Grant McWilliams

Tech Virtualization

Virtualization

Resize Logical Volume used as DomU hard drive

Scenario: In the Dom0 (Host) you have an LVM Logical Volume that you export to the DomU (Guest) and it appears as an entire hard drive which you want to make larger.

Example- Dom0: /dev/VolGroup00/LogVol00 -> DomU: /dev/xvda

 

Resizing an LVM Logical Volume used as a DomU drive

A Logical Volume used as a DomU drive will appear in the DomU as /dev/xvda. A Logical Volume used as a DomU partition will appear in the DomU as /dev/xvda1. Please note the difference.

The disk line in the Xen Domain config file stored in /etc/xen on the Dom0 will look something like this.

disk = ['phy:vgsys/lvvirt,xvda,w']

Get the Logical Volume name and path in Dom0

On the Dom0 we need to expand the Logical Volume. We start by using the lvdisplay command to get the path to the Logical Volume

[ root@vs /srv/xen ] lvdisplay
--- Logical volume ---
LV Name                /dev/vgsys/lvvirt
VG Name                vgsys
LV UUID                XMWzWW-oZih-A5uH-91Sa-7l1y-8cqf-18KcNB
LV Write Access        read/write
LV Status              available
# open                 1
LV Size                60.00 GB
Current LE             1920
Segments               2
Allocation             inherit
Read ahead sectors     auto
- currently set to     256
Block device           253:2

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Convert Xen disk image to LVM Logical Volume

How to move from a tap:aio file to an LVM Logical Volume.

In Xen we can provide virtualized hard drives several different ways. It's not uncommon to create a large empty file using dd and then specify it as the hard drive like this.

 

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Install Ubuntu DomU on CentOS Xen Dom0

Here's how I created a Ubuntu domU in Centos dom0:
dd if=/dev/zero of=/vm/Ubuntu-Hardy-base.img bs=1024k count=4000
dd if=/dev/zero of=/vm/Ubuntu-Hardy-swap.img bs=1024k count=400
/sbin/mkfs.ext3 /vm/Ubuntu-Hardy-base.img
/sbin/mkfs.ext3 /vm/Ubuntu-Hardy-swap.img
/sbin/mkswap /vm/Ubuntu-Hardy-swap.img
chmod 640 /vm/Ubuntu*
mkdir /mnt/xenfs
mount -o loop /vm/Ubuntu-Hardy-base.img /mnt/xenfs
wget ftp://ftp.muug.mb.ca/mirror/fedora/epel/5/x86_64/debootstrap-1.0.7-2.el5.noarch.rpm
rpm -Uvh debootstrap*
export PATH=$PATH"/usr/sbin":/sbin  (so chroot will not fail)
/usr/sbin/debootstrap --arch i386 --include=linux-image-2.6.24-
16-generic,linux-image-2.6.24-16-xen,linux-ubuntu-modules-2.6.24-16-xen,linux-image-xen,libc6-xen,grub --components=main,universe,multiverse hardy /mnt/xenfs http://mirror.3fl.net.au/ubuntu/

WAIT..................

chroot /mnt/xen or just make xure all edits go to /mnt/xenfs/ from this point on:

mv /lib/tls /lib/tls.disabled

create /edit /etc/fstab

proc            /proc           proc    defaults        0       0
/dev/hda1       /               ext3    defaults,errors=remount-ro 0       1
/dev/hda2       none            swap    sw              0       0


# mkdir -p /boot/grub
# update-grub

edit /boot/grub/menu.lst

title           Ubuntu 8.04, kernel 2.6.24-16-xen
root            (hd0,0)
kernel          /boot/vmlinuz-2.6.24-16-generic root=/dev/xvda1 ro console=xvc0
initrd          /boot/initrd.img-2.6.24-16-xen

title           Ubuntu 8.04, kernel 2.6.24-16-xen (recovery mode)
root            (hd0,0)
kernel          /boot/vmlinuz-2.6.24-16-xen root=/dev/xvda1 ro single console=xvc0
initrd          /boot/initrd.img-2.6.24-16-xen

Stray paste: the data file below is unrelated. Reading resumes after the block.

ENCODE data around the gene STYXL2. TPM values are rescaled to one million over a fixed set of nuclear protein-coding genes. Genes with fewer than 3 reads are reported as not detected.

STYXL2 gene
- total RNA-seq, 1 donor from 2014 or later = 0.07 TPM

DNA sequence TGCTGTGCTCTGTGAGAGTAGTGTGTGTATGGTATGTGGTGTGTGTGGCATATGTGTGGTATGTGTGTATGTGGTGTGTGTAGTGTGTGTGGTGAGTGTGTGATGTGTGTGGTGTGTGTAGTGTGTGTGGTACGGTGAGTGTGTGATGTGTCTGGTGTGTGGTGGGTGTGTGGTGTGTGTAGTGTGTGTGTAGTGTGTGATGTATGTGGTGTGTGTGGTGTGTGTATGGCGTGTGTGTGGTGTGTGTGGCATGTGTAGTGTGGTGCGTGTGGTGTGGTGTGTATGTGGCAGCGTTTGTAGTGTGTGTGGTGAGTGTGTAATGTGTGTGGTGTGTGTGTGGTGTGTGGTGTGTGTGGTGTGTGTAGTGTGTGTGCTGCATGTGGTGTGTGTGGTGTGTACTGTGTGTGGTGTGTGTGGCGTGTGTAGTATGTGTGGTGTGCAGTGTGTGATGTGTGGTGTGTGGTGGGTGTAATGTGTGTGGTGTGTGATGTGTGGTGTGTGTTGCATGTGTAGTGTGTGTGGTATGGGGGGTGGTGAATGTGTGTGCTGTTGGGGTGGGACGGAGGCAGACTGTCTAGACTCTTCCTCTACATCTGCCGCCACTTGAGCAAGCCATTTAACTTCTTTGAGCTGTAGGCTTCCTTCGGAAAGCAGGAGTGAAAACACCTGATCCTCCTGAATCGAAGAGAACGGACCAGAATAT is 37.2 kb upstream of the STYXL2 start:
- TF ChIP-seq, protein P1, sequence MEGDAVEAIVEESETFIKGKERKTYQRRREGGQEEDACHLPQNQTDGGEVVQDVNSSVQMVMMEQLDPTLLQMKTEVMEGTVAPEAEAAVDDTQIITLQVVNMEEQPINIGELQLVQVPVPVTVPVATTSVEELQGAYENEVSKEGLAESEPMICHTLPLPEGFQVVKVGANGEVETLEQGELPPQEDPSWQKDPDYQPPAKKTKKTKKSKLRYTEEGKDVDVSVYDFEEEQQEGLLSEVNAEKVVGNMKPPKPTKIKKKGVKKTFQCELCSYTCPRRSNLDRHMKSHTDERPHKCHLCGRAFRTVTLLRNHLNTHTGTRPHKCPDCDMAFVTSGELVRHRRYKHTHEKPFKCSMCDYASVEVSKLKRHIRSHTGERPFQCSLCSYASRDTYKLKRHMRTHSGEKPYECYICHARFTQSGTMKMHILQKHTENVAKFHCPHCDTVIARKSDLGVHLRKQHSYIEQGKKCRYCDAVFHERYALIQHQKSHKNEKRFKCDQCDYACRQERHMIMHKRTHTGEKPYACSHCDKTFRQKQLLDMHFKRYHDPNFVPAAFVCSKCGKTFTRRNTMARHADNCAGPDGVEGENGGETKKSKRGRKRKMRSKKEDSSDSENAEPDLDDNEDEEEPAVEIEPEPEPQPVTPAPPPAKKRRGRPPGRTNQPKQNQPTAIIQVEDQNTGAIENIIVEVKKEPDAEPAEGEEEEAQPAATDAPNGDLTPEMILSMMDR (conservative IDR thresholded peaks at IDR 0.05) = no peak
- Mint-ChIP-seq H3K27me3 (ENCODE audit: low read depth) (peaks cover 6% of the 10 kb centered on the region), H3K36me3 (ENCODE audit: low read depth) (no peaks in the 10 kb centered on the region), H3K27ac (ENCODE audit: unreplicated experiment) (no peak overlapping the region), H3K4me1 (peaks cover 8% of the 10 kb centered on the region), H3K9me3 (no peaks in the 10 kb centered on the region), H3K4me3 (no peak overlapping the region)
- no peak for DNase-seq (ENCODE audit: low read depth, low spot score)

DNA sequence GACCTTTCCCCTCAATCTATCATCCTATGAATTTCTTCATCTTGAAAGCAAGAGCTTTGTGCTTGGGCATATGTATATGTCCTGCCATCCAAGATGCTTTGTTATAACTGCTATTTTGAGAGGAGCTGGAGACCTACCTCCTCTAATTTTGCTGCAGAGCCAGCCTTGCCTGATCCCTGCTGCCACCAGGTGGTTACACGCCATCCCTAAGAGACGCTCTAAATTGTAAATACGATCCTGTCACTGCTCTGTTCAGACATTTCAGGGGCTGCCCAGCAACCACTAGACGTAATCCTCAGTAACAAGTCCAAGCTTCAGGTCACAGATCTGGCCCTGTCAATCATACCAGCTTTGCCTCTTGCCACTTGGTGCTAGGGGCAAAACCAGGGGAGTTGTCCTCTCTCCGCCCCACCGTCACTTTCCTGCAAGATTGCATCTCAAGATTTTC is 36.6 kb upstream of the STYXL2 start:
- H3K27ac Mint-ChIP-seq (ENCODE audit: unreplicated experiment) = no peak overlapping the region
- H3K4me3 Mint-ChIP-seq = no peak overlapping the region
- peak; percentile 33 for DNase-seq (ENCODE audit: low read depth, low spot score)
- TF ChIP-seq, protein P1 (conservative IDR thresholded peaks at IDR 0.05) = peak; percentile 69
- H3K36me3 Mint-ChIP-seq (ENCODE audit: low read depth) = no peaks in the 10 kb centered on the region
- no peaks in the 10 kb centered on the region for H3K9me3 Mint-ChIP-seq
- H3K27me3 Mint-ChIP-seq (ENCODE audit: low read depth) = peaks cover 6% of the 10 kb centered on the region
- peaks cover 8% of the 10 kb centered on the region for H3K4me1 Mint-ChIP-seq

# cd /etc/event.d
# cp tty1 xvc0
# sed -i -e "s/tty1/xvc0/g" xvc0

Add xvc0 to /etc/securetty to allow root to login

# update-rc.d -f hwclockfirst remove
# update-rc.d -f hwclock remove
# rm /etc/udev/rules.d/85-hwclock.rules


Now download the updated linux-image and headers from http://www.il.is.s.u-tokyo.ac.jp/~hiranotaka/
and install them, otherwise no network when you boot the domU

Create our guest config file :
bootloader = '/usr/bin/pygrub'
memory = 512
name = "Ubuntu-Hardy-Base"
disk = ['file:/vm/Ubuntu-Hardy-base.img,hda1,w','file:/vm/Ubuntu-Hardy-swap.img,hda2,w']
vif = [ '' ]

Boot the domU.

Hope this helps

Chris
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Create a TrixBox VOIP server on Xen

wget http://voxel.dl.sourceforge.net/sourceforge/asteriskathome/trixbox-2.6.1-i386.iso

 

First we'll need to make a disk image for our VOIP server.

dd if=/dev/zero of=/srv/xen/voipserver.img bs=1024 count=5000000

 

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Install Xen 3.2.1 on CentOS 5 the easy way

NOTE! I have not tried this rpm kernel! Until I get to it take it as a howto with no possible gaurantee. I will get to testing it extensively the first week of September as I'm on vacation.

 

 

I just did a howto on compiling Xen 3.2.1 for CentOS5 but then I found this kernel and Xen rpms that you can just download and install.

 

For x86_64

  1. wget http://www.halsign.com/files/TurboGate-HTools-1.2-rhel5-x86_64.tar
  2. tar -xvpf TurboGate-HTools-1.2-rhel5-x86_64.tar
  3. cd TurboGate-HTools-1.2-rhel5-x86_64/
  4. rpm -ivh *.rpm
  5. reboot and select new kernel at grub prompt

For i386

  1. wget http://www.halsign.com/files/TurboGate-HTools-1.2-rhel5-i386.tar
  2. tar -xvpf TurboGate-HTools-1.2-rhel5-i386.tar
  3. cd TurboGate-HTools-1.2-rhel5-i386/
  4. rpm -ivh *.rpm
  5. reboot and select new kernel at grub prompt

I haven't as of yet used this new kernel and Xen but it might make it a lot easier than compiling Xen 3.2.1 from scratch.

 

 

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Recompile Xen 3.2.1 for CentOS 5

I thought about updating this to include Xen 3.3 but in all reality the gitco repositories work great for i386 and x86_64 so I don't see a reason to compile xen. However, I'm leaving this up in case someone wants to use it as a loose guide to compile xen 3.3.1.

CentOS 5.2/RHEL 5.2 comes with a very highly modified Xen 3.03 which if I'm correct is in fact Xen 3.1 backported. If you want to use the latest Xen 3.2.1 you need to update the hypervisor. This tutorial is for x86_64 because that's what I'm running on grantmcwilliams.com. If you want the 32 bit version modify the appropriate paths and file names.

  1. rpm -i http://bits.xensource.com/oss-xen/release/3.2.0/centos-5.1/xen-3.2.0-0xs.centos5.src.rpm 2> /dev/null
  2. cd /usr/src/redhat/SOURCES ; wget http://bits.xensource.com/oss-xen/release/3.2.1/xen-3.2.1.tar.gz
  3. vi ../SPECS/xen.spec